The Hill

Postal overhaul could open up IT revenue opportunities

post office building

A bill that would allow the U.S. Postal Service to ship liquor and wine, close some mail processing centers, reduce its door-to-door deliveries and reform worker compensation plans could also let the financially challenged organization exploit its massive IT operations for profitable commercial uses.

The legislation, sponsored by Senate Homeland Security and Governmental Affairs Committee Chairman Tom Carper (D-Del.), would give the Postal Service enhanced authority to develop and introduce new non-postal products that leverage its retail, mail processing, transportation and delivery networks. It would also mandate the creation of a chief innovation officer position at the agency to look for creative ways to tap new revenue streams.

A Senate committee staffer told FCW that while the bill doesn't specifically mention the Postal Services' massive IT and data processing capabilities, the potential for the agency to use those facilities to "make a little cash" is there. Ultimately, however, those new applications would have to be approved by the Postal Regulatory Commission, the independent agency that oversees the Postal Service.

The move by a federal agency to open up its IT operations for use by commercial interests isn't unprecedented. Some federal research labs seek out private companies on some projects. Lawrence Livermore National Laboratory opened access to its massive Vulcan supercomputer to industry and academia for collaborative developmental projects, for example.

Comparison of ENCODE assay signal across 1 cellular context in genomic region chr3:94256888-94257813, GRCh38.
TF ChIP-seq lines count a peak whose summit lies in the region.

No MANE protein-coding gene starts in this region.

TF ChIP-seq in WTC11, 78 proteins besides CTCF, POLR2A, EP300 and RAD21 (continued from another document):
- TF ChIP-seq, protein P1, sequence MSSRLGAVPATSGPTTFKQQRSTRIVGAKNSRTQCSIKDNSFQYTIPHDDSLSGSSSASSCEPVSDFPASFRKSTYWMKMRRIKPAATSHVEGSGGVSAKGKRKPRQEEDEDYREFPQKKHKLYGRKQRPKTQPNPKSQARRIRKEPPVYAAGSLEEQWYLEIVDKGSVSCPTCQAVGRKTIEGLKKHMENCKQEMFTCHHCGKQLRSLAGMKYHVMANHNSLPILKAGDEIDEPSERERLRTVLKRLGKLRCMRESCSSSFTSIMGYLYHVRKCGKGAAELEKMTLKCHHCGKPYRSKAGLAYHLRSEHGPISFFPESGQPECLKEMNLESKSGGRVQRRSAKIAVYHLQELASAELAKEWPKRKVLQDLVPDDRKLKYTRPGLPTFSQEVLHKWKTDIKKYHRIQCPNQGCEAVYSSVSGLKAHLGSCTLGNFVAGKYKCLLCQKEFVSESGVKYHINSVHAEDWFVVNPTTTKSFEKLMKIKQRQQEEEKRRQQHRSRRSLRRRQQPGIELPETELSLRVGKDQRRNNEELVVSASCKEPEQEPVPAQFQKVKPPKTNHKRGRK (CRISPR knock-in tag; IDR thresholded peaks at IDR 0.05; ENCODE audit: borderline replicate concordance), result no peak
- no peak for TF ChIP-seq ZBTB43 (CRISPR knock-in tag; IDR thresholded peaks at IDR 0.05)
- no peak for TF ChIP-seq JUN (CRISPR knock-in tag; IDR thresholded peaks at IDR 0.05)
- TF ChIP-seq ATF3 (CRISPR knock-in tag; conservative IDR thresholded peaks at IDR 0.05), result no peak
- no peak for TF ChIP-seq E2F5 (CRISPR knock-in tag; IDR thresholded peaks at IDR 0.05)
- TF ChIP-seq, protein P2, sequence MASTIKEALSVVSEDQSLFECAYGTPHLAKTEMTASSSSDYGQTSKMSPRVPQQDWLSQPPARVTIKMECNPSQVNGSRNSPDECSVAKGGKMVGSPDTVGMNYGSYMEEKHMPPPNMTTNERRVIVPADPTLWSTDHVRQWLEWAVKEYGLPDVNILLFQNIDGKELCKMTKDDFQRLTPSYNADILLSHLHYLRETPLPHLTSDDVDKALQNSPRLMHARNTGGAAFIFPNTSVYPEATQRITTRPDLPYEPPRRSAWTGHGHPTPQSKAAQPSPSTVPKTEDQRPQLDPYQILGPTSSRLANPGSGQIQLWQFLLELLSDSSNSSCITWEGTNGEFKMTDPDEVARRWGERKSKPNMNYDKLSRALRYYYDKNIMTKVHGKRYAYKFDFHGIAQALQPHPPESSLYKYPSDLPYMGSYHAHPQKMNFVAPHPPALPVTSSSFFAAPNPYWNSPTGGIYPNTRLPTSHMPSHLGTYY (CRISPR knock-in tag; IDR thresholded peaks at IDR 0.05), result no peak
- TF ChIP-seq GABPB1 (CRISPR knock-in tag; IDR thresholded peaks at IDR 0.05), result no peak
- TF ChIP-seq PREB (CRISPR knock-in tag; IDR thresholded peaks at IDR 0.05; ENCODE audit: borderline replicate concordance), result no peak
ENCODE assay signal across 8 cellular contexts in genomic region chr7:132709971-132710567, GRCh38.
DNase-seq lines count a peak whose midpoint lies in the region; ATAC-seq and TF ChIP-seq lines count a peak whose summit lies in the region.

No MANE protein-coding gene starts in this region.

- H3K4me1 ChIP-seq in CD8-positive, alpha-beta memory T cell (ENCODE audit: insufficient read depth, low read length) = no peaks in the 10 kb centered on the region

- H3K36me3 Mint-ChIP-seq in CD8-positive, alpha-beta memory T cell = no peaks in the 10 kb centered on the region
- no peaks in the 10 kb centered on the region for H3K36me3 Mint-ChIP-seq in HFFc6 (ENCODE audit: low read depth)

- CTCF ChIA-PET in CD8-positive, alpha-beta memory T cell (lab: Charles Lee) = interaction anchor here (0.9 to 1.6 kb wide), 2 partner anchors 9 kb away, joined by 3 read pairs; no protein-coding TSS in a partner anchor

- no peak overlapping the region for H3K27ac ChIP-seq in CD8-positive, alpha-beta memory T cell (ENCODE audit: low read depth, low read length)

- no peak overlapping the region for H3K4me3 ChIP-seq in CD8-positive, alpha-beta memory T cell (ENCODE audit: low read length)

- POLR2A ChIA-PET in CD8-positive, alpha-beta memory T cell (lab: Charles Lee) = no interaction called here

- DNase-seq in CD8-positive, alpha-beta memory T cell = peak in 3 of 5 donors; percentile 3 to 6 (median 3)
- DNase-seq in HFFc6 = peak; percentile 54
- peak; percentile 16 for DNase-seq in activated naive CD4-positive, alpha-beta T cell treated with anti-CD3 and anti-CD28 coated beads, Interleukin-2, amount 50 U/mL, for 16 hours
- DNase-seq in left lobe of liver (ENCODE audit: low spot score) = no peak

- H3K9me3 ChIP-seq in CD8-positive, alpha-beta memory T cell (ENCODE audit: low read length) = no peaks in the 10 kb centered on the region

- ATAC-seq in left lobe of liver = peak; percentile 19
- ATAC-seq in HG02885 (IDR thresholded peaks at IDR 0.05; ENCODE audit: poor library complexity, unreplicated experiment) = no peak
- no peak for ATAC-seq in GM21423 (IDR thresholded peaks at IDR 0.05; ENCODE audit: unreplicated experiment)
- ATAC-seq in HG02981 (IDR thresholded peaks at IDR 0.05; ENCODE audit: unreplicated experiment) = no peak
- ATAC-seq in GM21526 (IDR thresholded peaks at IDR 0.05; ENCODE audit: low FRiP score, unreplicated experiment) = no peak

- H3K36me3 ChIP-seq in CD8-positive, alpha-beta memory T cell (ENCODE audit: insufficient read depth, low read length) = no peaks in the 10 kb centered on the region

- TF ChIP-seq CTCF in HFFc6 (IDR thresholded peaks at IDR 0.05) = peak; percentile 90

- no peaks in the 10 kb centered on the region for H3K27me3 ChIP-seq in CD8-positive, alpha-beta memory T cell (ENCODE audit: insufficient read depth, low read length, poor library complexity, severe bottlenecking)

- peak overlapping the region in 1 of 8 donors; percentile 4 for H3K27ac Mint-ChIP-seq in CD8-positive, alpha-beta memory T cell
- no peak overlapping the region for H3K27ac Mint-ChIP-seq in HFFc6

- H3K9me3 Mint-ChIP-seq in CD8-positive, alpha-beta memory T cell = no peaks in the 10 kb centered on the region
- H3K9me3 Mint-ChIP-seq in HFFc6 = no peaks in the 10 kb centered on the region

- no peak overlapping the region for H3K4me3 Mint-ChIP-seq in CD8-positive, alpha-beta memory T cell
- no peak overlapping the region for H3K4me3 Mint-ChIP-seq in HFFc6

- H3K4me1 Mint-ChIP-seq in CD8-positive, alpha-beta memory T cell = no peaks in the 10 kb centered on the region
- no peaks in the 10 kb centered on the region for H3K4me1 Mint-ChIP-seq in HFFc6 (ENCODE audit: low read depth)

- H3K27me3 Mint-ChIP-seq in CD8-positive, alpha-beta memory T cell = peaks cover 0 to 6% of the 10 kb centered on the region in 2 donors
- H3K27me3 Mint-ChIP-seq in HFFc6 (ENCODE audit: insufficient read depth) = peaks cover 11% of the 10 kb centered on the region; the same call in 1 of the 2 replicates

The Postal Service is known as a worldwide supercomputing leader and certainly no stranger to big data. It provides real-time fraud analysis on 528 million pieces of mail per day with one of the most powerful non-classified supercomputing facilities in the world.

The Postal Service's IT and Accounting Service Center in Eagan, Minn., operates with 16 terabytes of in-memory computing that allows it to scan 6,100 mail pieces per second and compare in real-time relevant information, including carrier and routing data, weight and size, to a database of about 400 billion records.

The Postal Service declined comment on the legislation and on opening up its IT infrastructure for use by others. Hearings on Carper's measure are expected to begin in September.

The agency has already taken a step in the direction of commercializing its IT capabilities with its participation in the Federal Cloud Credentialing Exchange (FCCX) pilot project. The project is part of the White House's National Strategy for Trusted Identities in Cyberspace and allows the Postal Service to assume a digital version of its real-world role, delivering sealed packets of identity data securely between government agencies and identity providers.

The Postal Service Inspector General notes on its webpage that the project could pave the way for people to change an address online by logging into the Postal Service website with the same passcode or smart card they use to file taxes with the IRS or buy books on Amazon.

About the Author

Mark Rockwell is a senior staff writer at FCW, whose beat focuses on acquisition, the Department of Homeland Security and the Department of Energy.

Before joining FCW, Rockwell was Washington correspondent for Government Security News, where he covered all aspects of homeland security from IT to detection dogs and border security. Over the last 25 years in Washington as a reporter, editor and correspondent, he has covered an increasingly wide array of high-tech issues for publications like Communications Week, Internet Week, Fiber Optics News, magazine and Wireless Week.

Rockwell received a Jesse H. Neal Award for his work covering telecommunications issues, and is a graduate of James Madison University.

Click here for previous articles by Rockwell. Contact him at [email protected] or follow him on Twitter at @MRockwell4.


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